We live in tumultuous times. The economy is in the crapper. Jobs are really hard to find. There’s also all the usual stuff, like politicians being politicians, anti-intellectualism running rampant, and other general persistent awfulness like the always reliable stupidity of people. If you’re in a band, you probably have even more to complain about: people are stealing your music via file sharing sites, there’s a massive amount of competition, and even if you break out of the local scene, chances are you’re much less successful than Nickelback and BrokenCYDE.
That’s why I find it odd that if you were to send someone from the future a bunch of indie music from the last year or two, and have them judge our time period based solely on that music, chances are they would think everything was super. They would hear a lot of nice synth sounds, some fluffy indie pop, and whatever Bon Iver is gargling about. They would detect very little of the unrest and uncertainty that I think is defining life among my age group in 2012.
In the past it seems like a good chunk of music could function as a historical record. When I think of the 60’s, I think of a lot of protest music along with all the hippie peace/love messages that appeared in more mainstream pop. I associate the late 70’s very strongly with the punk movement. When I think 90’s, I usually think of Nirvana, who were heralded as speaking for their generation in a unique way.
The thing I think all of these bands or movements have in common is that there was a purpose to the music. It needed to exist and wasn’t disposable. In each case, it was used to articulate something that wasn’t quite being articulated anywhere else, and I think that’s what caused each example to strike a nerve with the general population. The music is still remembered and listened to today because something about it resonated deeply with people beyond a surface level — it wasn’t just “music”, it was almost more like a way of life for the listeners.
When I look at indie music today, it’s hard to find any artist with a similar effect on its audience. Perhaps the band that has the most unified support is Arcade Fire, who have released three highly acclaimed albums now and are beginning to achieve some mainstream success to go with it. But the problem with Arcade Fire for me is one that plagues most of the other highly acclaimed bands of the last decade or so: there’s no edge to their music, no real purpose behind anything they do other than just making stuff that sounds good. If I had never heard an Arcade Fire song, my life would basically be the exact same as it is now.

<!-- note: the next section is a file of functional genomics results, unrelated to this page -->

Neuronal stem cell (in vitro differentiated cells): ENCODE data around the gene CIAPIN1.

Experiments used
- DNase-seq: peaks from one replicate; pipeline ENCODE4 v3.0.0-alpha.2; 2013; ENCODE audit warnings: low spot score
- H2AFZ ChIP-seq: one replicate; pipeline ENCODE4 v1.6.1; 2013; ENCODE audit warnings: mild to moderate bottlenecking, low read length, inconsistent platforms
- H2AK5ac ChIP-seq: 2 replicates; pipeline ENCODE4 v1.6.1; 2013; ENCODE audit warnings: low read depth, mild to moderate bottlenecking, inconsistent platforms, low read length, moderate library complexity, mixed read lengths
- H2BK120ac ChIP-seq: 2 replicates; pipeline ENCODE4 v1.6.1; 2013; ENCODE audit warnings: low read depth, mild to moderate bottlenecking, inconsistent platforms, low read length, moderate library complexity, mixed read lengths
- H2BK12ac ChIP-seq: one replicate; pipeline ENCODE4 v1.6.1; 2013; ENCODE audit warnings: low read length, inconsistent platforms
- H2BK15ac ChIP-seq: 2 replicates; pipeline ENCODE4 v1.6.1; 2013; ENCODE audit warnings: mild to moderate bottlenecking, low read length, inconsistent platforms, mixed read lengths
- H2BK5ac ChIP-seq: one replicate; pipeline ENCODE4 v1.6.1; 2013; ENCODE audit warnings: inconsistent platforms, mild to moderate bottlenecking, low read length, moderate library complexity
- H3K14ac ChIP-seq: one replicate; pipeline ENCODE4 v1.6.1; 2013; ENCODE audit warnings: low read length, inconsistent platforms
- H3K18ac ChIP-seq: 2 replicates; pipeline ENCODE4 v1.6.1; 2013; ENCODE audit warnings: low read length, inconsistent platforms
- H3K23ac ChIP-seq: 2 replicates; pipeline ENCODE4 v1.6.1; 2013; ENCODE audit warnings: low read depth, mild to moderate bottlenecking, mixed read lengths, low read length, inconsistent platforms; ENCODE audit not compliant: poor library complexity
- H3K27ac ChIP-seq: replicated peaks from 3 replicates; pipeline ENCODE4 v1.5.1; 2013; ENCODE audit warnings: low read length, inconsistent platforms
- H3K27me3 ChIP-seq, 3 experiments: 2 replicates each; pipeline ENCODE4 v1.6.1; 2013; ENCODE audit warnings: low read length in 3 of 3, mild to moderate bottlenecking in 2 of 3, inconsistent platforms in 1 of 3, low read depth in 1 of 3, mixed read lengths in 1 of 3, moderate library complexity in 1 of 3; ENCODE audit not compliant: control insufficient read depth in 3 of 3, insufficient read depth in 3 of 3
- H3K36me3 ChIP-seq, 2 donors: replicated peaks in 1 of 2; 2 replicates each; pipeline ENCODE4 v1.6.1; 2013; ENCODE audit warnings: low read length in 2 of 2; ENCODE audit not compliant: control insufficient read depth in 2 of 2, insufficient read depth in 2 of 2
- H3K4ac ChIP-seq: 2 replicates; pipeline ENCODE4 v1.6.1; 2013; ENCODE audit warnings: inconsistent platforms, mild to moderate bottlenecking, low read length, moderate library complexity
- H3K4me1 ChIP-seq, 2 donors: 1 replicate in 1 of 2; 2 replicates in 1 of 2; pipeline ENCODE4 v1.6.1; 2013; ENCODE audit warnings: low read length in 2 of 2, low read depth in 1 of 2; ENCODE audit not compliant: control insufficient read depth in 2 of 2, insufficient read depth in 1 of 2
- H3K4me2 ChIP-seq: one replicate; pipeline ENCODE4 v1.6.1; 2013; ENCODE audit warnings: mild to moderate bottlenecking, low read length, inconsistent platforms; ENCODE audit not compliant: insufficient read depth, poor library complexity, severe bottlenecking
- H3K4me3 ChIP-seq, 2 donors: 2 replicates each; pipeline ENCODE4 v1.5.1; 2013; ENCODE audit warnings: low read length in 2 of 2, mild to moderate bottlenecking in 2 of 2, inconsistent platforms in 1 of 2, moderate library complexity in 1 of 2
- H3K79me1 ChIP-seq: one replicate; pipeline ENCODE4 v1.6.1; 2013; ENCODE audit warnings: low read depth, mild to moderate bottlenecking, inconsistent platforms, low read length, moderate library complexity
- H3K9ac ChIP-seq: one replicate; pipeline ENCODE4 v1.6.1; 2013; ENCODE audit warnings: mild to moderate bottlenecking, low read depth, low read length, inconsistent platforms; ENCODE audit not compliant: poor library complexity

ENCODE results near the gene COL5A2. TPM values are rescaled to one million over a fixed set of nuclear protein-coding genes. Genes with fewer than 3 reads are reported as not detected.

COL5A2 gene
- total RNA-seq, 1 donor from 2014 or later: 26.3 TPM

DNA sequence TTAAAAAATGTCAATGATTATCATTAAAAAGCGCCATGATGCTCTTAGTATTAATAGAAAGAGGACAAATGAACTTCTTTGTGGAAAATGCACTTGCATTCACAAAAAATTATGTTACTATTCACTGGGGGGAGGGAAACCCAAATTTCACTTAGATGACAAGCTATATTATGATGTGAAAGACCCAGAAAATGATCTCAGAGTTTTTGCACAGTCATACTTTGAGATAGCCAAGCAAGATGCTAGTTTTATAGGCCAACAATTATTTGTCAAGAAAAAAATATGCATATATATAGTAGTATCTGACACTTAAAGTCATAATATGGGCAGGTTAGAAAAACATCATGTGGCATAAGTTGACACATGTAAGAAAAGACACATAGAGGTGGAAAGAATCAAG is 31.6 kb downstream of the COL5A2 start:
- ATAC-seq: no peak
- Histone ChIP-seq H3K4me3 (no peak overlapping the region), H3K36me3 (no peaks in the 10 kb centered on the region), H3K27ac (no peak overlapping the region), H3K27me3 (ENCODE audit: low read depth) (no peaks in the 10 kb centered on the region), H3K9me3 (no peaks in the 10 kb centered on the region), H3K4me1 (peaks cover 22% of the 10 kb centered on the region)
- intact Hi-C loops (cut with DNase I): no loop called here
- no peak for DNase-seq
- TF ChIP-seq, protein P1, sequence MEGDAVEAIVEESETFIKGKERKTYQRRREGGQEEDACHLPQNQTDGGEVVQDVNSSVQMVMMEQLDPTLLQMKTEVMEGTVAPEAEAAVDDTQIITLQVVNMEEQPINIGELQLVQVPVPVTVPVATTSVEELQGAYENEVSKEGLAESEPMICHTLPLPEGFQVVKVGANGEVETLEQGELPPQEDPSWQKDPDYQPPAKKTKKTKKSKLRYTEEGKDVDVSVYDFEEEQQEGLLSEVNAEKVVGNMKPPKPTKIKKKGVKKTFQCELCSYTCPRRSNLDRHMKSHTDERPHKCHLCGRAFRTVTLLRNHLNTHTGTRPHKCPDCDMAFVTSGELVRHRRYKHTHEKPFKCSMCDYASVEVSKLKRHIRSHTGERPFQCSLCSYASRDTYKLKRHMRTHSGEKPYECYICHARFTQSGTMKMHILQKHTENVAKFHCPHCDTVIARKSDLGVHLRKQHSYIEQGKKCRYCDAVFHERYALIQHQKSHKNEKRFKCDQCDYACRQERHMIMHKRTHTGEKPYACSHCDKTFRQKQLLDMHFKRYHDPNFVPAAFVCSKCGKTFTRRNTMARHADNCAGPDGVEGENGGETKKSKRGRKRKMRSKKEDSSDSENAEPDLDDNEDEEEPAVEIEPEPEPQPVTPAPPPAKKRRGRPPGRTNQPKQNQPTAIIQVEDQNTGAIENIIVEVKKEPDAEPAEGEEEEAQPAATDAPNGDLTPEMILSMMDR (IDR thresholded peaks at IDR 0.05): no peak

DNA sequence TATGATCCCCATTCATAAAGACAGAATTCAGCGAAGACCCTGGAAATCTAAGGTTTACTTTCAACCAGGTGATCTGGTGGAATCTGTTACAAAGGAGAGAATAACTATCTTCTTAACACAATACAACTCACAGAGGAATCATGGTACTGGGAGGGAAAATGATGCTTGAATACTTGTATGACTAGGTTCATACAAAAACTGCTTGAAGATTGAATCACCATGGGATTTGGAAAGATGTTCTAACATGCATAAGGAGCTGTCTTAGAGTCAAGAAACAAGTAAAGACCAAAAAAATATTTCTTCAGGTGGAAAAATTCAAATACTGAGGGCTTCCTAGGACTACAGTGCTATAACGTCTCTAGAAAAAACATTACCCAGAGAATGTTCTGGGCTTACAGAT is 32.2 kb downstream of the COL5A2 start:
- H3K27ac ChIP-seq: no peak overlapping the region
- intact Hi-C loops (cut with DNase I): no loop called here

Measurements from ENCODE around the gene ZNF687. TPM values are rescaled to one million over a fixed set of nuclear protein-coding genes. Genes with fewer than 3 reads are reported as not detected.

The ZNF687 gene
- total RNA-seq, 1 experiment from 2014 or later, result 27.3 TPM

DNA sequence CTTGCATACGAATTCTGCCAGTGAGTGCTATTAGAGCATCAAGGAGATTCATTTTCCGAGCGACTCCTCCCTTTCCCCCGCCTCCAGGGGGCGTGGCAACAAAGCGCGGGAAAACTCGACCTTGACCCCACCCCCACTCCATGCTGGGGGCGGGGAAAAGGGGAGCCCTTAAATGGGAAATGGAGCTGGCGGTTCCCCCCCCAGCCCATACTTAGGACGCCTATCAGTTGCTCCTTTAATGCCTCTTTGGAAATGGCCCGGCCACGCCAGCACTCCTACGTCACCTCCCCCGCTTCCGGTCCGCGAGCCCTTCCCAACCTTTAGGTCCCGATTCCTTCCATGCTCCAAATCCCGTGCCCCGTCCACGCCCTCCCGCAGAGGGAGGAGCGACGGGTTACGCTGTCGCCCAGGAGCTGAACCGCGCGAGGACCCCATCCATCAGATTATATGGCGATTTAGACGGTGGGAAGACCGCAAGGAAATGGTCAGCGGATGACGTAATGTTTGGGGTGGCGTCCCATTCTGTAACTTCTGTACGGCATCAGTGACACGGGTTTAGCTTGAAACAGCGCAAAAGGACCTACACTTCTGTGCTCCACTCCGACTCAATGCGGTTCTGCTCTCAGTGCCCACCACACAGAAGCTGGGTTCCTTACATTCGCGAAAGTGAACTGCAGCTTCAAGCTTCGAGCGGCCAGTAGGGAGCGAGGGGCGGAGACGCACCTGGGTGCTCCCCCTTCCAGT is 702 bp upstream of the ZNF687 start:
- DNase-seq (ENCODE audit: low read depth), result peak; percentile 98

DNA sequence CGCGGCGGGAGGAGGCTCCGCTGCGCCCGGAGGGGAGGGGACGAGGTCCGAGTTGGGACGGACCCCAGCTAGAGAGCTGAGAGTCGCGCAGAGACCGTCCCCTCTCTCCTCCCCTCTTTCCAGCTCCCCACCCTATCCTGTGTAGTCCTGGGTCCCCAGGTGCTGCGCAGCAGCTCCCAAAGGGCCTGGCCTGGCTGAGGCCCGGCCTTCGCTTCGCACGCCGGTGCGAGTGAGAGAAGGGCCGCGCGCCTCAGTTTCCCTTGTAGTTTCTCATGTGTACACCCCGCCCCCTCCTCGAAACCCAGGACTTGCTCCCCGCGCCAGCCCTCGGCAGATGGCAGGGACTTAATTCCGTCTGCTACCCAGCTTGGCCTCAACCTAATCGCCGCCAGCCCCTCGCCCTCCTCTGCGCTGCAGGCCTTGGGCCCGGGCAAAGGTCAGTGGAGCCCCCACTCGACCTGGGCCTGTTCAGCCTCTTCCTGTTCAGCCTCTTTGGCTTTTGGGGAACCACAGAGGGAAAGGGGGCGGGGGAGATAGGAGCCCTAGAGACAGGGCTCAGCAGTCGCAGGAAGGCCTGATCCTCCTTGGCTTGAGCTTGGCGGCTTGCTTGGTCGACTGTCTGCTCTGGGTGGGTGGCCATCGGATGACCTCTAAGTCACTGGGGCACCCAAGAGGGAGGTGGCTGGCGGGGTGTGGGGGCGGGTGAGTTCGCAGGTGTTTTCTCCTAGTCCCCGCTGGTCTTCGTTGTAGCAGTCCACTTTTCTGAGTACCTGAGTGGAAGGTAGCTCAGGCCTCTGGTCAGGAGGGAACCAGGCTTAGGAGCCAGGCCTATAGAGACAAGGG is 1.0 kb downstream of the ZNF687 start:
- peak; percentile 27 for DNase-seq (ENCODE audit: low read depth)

The emotion that I think Arcade Fire and so many of the other acclaimed recent bands (Animal Collective, Modest Mouse, you name it) are missing is anger. For me at least, anger is one of the most unifying human emotions there is. When I love the same thing as someone, that’s cool, but I feel a true connection to someone when we both really hate something, especially if it’s something that most other people like. And I think most music that has stood the test of time has had that pissed-off element to it: a lot of 60’s music, early punk and Nirvana were rooted in anger at the musical (and political) status quo. The reason that they’ve all stood the test of time is that they stood for something; they voiced a certain displeasure at the way things were and frustrated people agreed with them.
One of my all-time favorite songs is “Entertain” by Sleater-Kinney, off their 2005 album The Woods. The reason I love it so much (beyond the awesome drumming) is that it’s just so angry. Carrie Brownstein’s manic vocal delivery and lyrics sell the song, which completely rips apart the backwards-looking indie scenesters of the day:
You come around looking 1984
You’re such a bore, 1984
Nostalgia, you’re using it like a whore
It’s better than before
You come around sounding 1972
You did nothing new with 1972
Where is the fuck you?
Where’s the black and blue
“Entertain” admittedly goes after rather low-hanging fruit, but I don’t care because it’s so dead-on in its criticism of many bands of that time and this time. It made me think “THANK YOU” that someone finally said what I had been wanting to see said for so long. And since then, “Entertain” has sort of become my musical M.O.
A lot of my favorite rock music has that element of anger in it somewhere: Sleater-Kinney, early PJ Harvey, Helium, Bikini Kill (or any other riot grrrl band), Fugazi, Sonic Youth, Nirvana, Big Black, The Fall, etc. It’s something that I think the greatest rock music has, and conspicuously none of these bands have been active in the last five years (except for PJ Harvey, who did make a fairly angry, indignant album with Let England Shake last year).
At some point, I’m confident that this kind of great rock music will come back, because these things tend to go in cycles. So far this year, there’s been a slight resurgence thanks to Cloud Nothings’ Attack On Memory, which I didn’t think was an amazing album but it at least attempted to shake up the scene a little bit. It gave me some hope that this phenomenon is being seen by people who can actually play music and want things to be different. Right now, I think indie rock needs a savior, a truly great rock band that can save me from artsy pop, toothless faux-rock, and beardy folk.